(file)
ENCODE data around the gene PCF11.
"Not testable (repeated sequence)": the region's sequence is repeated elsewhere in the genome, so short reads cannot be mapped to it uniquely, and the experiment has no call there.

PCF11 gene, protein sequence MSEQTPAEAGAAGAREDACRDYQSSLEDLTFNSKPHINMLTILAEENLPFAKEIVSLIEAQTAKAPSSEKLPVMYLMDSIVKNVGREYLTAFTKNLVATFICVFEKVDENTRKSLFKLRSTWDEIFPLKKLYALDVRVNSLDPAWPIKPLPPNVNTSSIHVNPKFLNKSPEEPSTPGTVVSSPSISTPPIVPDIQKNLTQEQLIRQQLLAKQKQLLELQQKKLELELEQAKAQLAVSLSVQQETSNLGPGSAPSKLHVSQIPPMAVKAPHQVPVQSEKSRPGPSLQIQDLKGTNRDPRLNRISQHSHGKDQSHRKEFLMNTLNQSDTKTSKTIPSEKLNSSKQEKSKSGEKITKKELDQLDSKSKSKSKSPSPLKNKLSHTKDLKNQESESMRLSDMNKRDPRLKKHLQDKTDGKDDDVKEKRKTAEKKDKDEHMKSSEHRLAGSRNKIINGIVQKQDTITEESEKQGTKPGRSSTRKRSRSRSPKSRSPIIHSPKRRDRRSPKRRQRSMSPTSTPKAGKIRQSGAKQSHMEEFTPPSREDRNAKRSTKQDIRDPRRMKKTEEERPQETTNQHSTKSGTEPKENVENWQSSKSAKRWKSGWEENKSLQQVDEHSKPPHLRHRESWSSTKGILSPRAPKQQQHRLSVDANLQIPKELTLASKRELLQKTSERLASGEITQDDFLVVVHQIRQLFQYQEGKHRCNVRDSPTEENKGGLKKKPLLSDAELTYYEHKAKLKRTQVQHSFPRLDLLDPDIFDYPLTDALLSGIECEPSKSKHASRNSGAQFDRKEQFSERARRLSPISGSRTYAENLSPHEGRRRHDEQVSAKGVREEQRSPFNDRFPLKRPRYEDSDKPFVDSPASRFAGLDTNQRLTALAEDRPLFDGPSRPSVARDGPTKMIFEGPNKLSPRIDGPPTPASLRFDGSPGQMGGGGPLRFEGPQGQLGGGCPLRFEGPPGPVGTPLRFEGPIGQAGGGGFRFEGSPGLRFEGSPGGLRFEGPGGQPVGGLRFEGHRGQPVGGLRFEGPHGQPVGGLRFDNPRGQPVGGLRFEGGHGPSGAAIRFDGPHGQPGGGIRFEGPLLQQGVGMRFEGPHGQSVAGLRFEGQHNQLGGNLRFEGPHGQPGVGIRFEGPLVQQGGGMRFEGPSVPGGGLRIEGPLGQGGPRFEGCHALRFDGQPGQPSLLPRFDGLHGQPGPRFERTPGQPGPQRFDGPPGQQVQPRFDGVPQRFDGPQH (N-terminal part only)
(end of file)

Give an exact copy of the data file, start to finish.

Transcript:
ENCODE data around the gene PCF11.
"Not testable (repeated sequence)": the region's sequence is repeated elsewhere in the genome, so short reads cannot be mapped to it uniquely, and the experiment has no call there.

PCF11 gene, protein sequence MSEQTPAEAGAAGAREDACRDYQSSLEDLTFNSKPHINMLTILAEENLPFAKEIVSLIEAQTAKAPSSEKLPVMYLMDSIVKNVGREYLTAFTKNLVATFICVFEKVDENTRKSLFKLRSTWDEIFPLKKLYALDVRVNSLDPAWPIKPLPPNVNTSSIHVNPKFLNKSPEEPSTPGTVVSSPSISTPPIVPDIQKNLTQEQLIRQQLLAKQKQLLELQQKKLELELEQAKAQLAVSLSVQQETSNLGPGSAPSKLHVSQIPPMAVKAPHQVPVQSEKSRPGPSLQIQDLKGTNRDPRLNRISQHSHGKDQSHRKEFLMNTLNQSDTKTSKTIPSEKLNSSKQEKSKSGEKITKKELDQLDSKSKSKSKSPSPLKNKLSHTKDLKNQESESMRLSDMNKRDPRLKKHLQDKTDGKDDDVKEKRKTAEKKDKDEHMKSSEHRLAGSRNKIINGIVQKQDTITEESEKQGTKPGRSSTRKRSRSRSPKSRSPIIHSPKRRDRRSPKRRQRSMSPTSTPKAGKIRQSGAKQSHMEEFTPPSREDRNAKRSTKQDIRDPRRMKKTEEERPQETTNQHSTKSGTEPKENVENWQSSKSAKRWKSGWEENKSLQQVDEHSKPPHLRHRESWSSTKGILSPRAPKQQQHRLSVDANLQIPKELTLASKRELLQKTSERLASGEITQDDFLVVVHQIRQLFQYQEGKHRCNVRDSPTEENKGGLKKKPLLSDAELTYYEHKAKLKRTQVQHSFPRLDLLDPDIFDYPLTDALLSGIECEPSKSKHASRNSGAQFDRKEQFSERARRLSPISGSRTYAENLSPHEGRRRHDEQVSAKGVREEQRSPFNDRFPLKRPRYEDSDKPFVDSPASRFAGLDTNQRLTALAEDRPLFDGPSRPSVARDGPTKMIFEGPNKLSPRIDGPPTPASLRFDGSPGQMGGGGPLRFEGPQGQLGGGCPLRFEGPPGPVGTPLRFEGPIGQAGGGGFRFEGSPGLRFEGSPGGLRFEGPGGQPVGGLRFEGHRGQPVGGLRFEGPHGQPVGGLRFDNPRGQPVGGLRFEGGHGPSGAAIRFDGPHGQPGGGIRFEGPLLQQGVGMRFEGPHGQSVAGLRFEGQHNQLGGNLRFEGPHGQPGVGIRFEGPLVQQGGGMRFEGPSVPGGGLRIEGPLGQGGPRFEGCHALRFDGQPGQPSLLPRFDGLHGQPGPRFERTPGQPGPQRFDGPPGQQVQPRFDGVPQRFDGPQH (N-terminal part only)